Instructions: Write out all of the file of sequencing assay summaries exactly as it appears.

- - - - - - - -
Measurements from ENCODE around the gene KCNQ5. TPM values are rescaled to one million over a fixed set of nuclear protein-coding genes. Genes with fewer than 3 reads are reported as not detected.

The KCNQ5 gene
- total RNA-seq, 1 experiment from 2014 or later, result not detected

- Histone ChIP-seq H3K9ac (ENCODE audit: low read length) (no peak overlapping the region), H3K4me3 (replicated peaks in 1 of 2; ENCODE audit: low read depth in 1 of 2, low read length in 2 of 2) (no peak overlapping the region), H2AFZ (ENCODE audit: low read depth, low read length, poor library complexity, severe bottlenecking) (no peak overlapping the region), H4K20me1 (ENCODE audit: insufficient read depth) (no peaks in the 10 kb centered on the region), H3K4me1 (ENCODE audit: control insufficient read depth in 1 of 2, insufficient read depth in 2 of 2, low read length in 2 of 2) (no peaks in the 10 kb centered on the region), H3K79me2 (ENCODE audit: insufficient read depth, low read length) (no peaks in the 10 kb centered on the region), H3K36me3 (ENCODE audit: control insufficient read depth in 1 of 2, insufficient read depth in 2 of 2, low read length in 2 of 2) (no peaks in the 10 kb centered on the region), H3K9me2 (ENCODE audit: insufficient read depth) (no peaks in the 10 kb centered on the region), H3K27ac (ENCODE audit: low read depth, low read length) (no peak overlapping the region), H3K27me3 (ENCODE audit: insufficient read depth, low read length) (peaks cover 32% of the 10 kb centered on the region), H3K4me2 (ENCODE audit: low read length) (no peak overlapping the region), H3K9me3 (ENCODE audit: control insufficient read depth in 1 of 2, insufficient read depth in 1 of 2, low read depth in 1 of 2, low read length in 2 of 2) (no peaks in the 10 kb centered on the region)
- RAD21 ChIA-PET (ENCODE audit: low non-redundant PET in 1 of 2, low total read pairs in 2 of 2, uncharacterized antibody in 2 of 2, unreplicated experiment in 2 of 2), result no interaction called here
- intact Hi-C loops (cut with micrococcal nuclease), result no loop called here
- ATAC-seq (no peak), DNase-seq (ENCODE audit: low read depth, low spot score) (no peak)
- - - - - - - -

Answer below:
Measurements from ENCODE around the gene KCNQ5. TPM values are rescaled to one million over a fixed set of nuclear protein-coding genes. Genes with fewer than 3 reads are reported as not detected.

The KCNQ5 gene
- total RNA-seq, 1 experiment from 2014 or later, result not detected

- Histone ChIP-seq H3K9ac (ENCODE audit: low read length) (no peak overlapping the region), H3K4me3 (replicated peaks in 1 of 2; ENCODE audit: low read depth in 1 of 2, low read length in 2 of 2) (no peak overlapping the region), H2AFZ (ENCODE audit: low read depth, low read length, poor library complexity, severe bottlenecking) (no peak overlapping the region), H4K20me1 (ENCODE audit: insufficient read depth) (no peaks in the 10 kb centered on the region), H3K4me1 (ENCODE audit: control insufficient read depth in 1 of 2, insufficient read depth in 2 of 2, low read length in 2 of 2) (no peaks in the 10 kb centered on the region), H3K79me2 (ENCODE audit: insufficient read depth, low read length) (no peaks in the 10 kb centered on the region), H3K36me3 (ENCODE audit: control insufficient read depth in 1 of 2, insufficient read depth in 2 of 2, low read length in 2 of 2) (no peaks in the 10 kb centered on the region), H3K9me2 (ENCODE audit: insufficient read depth) (no peaks in the 10 kb centered on the region), H3K27ac (ENCODE audit: low read depth, low read length) (no peak overlapping the region), H3K27me3 (ENCODE audit: insufficient read depth, low read length) (peaks cover 32% of the 10 kb centered on the region), H3K4me2 (ENCODE audit: low read length) (no peak overlapping the region), H3K9me3 (ENCODE audit: control insufficient read depth in 1 of 2, insufficient read depth in 1 of 2, low read depth in 1 of 2, low read length in 2 of 2) (no peaks in the 10 kb centered on the region)
- RAD21 ChIA-PET (ENCODE audit: low non-redundant PET in 1 of 2, low total read pairs in 2 of 2, uncharacterized antibody in 2 of 2, unreplicated experiment in 2 of 2), result no interaction called here
- intact Hi-C loops (cut with micrococcal nuclease), result no loop called here
- ATAC-seq (no peak), DNase-seq (ENCODE audit: low read depth, low spot score) (no peak)